In that moment, just being alive and relatively uninjured is the cherry on a grand cake; all real life problems are as minor little mosquito bites on a man running for his life from wild boars.

I loved Never Give a Sucker an Even Break even before I had my first drink. It aired at four AM on a local TV station one early Saturday morning in 1983, when I was 16, the morning before I had to go to my very first-ever day of work. I was tired, of course, having gotten up so early on a Saturday (our VCR timer was unreliable, so I'd get up early and sneak downstairs while my parents still slept, to edit out commercials and musical numbers, purist that I was). All that day I had to operate a creaky, noxious-fume spewing (pre-Xerox) copier... nonstop for six hours, my chain-smoking boss lady stapling next to me, leaping down my throat at the first pause in the clanking of that old machine. I was way too shy to ever ask for my breaks, presuming she would just tell me to go on them at the appropriate time. She didn't. Just kept stapling and smoking and I got hungrier, dizzier, and wearier, though the coffee was always free.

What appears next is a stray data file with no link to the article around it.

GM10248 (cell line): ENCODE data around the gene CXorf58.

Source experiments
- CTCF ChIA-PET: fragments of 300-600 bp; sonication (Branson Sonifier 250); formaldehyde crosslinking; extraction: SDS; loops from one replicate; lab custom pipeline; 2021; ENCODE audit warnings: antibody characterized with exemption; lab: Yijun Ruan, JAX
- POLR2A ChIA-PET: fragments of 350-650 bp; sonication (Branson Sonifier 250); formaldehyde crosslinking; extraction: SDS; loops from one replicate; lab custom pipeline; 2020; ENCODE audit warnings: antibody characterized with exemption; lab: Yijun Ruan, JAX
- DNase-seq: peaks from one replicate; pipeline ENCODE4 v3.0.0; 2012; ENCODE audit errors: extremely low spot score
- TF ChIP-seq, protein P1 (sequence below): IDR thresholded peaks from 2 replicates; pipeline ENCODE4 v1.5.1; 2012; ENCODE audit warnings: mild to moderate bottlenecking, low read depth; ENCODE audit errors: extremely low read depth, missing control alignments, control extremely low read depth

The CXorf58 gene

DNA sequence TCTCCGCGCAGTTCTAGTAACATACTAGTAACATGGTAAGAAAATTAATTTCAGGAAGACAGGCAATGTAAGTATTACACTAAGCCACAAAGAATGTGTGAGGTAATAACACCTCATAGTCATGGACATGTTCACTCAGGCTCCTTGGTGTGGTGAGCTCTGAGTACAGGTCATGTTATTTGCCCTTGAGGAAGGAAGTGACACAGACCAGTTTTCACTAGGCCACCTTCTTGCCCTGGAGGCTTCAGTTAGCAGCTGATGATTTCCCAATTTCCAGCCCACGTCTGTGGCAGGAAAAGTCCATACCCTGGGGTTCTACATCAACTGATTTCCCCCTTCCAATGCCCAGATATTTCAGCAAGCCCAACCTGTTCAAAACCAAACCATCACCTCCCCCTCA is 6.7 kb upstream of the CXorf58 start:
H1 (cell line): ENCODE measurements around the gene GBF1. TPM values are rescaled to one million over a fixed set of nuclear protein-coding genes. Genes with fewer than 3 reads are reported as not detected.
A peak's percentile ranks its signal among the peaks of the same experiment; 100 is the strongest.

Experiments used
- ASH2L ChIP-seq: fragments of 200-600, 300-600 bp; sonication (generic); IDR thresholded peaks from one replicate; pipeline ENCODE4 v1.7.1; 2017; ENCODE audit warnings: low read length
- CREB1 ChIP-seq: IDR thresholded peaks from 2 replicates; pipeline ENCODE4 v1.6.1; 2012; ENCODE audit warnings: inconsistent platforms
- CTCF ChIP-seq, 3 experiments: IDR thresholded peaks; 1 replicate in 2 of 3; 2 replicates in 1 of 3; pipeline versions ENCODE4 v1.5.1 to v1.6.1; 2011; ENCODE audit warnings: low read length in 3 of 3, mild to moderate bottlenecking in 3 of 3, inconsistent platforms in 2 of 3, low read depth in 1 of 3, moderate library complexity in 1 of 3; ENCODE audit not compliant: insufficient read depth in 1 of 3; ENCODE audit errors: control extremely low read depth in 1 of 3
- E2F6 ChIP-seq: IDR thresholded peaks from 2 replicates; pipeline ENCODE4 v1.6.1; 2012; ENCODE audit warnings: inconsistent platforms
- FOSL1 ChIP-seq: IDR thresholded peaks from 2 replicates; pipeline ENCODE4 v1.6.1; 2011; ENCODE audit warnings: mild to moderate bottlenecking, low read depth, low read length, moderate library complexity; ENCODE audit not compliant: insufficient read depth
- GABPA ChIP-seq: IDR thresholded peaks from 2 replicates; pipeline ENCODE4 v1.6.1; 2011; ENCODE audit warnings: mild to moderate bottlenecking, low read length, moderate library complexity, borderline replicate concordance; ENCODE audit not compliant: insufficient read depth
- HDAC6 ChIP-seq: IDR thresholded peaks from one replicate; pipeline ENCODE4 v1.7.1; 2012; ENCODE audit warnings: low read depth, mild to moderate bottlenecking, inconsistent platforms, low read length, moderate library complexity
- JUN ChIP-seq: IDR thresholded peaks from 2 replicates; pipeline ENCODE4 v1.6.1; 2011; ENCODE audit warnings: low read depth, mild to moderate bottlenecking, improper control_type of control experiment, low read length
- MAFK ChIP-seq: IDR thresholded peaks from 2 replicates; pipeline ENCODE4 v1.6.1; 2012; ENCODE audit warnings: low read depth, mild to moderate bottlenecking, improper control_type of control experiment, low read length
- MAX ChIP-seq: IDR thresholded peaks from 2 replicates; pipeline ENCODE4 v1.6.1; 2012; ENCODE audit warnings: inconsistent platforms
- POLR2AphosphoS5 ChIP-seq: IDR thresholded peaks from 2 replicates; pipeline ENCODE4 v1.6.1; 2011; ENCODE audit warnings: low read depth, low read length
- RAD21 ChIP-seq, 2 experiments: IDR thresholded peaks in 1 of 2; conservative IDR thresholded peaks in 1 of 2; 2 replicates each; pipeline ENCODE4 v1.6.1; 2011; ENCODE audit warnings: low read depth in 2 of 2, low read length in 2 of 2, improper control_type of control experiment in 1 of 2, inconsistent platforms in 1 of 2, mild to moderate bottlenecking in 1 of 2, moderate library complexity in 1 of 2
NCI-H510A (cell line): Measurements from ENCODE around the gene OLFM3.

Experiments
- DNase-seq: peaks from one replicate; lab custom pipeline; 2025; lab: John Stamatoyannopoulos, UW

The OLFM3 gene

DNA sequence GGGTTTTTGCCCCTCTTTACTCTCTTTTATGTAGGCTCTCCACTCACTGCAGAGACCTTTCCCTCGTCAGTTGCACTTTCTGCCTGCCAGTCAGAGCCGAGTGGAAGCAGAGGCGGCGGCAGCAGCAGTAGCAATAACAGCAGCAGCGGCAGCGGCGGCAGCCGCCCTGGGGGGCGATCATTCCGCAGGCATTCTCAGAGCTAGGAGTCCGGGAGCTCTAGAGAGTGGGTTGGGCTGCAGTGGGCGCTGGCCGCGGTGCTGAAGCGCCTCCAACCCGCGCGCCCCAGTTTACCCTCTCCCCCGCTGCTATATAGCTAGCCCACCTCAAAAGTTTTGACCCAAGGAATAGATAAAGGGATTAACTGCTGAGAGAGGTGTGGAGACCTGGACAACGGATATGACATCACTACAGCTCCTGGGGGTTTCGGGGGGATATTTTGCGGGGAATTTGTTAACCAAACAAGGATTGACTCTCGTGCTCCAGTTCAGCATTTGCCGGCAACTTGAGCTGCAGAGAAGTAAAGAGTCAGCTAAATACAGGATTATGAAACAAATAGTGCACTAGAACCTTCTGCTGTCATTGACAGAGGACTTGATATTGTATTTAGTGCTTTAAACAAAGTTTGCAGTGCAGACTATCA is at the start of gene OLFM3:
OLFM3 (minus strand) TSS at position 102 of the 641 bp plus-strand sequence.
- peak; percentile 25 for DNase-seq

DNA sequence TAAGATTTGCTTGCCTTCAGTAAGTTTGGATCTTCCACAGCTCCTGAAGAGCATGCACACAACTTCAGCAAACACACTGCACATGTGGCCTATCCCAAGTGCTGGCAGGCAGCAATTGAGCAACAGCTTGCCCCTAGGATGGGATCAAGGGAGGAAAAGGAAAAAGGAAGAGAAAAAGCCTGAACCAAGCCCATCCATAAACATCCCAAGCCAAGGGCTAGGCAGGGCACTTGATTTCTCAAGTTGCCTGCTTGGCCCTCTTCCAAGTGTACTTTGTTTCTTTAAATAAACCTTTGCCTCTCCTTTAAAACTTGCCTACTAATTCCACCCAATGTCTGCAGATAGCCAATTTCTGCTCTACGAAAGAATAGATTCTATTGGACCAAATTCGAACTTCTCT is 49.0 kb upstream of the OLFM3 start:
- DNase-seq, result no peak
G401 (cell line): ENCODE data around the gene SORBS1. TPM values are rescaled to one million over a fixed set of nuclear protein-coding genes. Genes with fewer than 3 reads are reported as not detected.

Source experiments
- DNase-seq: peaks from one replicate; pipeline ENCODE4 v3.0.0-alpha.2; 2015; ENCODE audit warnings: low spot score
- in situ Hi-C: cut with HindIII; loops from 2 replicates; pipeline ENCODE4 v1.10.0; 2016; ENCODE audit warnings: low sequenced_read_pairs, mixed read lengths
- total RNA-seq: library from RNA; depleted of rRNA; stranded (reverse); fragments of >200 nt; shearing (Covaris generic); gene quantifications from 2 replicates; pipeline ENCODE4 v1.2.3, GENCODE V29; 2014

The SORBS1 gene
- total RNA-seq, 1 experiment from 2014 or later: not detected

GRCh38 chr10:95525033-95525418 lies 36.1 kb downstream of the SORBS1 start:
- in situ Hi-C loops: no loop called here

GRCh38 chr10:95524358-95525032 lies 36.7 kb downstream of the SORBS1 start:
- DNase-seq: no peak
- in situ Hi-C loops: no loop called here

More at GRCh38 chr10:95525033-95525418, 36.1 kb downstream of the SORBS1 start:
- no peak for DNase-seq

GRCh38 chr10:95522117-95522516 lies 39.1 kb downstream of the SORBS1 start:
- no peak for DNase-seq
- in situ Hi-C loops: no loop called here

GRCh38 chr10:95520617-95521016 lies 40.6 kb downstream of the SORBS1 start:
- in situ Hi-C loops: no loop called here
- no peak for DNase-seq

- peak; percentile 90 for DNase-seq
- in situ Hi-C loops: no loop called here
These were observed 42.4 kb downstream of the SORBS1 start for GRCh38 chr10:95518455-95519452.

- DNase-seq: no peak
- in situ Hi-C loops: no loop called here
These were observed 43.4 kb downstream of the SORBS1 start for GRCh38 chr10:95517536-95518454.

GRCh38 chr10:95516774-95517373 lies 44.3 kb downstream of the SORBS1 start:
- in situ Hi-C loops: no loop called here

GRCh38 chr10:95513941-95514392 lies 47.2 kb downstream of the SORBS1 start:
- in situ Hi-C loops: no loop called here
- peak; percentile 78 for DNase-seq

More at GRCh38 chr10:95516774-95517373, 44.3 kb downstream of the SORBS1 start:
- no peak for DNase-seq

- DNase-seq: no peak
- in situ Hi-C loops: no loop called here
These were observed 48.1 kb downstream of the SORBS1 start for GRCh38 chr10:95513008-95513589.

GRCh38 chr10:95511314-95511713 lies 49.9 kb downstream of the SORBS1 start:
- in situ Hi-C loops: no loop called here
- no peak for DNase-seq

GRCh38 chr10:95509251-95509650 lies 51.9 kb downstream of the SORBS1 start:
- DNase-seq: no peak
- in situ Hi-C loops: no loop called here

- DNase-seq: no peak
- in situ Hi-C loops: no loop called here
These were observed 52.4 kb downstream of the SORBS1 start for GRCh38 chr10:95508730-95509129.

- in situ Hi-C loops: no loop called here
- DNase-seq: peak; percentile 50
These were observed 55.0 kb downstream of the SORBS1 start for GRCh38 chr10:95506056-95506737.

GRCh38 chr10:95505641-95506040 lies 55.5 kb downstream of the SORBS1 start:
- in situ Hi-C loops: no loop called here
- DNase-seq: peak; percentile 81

But Fields had prepared me for just such a baptism of misery. All through the day his magic song echoed through my mind...

Chickens have pretty legs in Kans-assss.

I started smoking that very day.

When you're falling, dive.

Thinking about the cozy airplane in SUCKER and Fields' comforting song through that noxious Sunday afternoon created a soft warm feeling that resisted the crushing dehumanization of the copier. It was my happy place, that open air rear observation compartment. Looking back, that whole sequence and its frame-within-a framework meta groundedness couches that airplane in layers of comforting safety. Let's examine the layers:

"couldn't stand the noise..."
The Magic Drunk (oblivion) - altitude of cozy ecstasy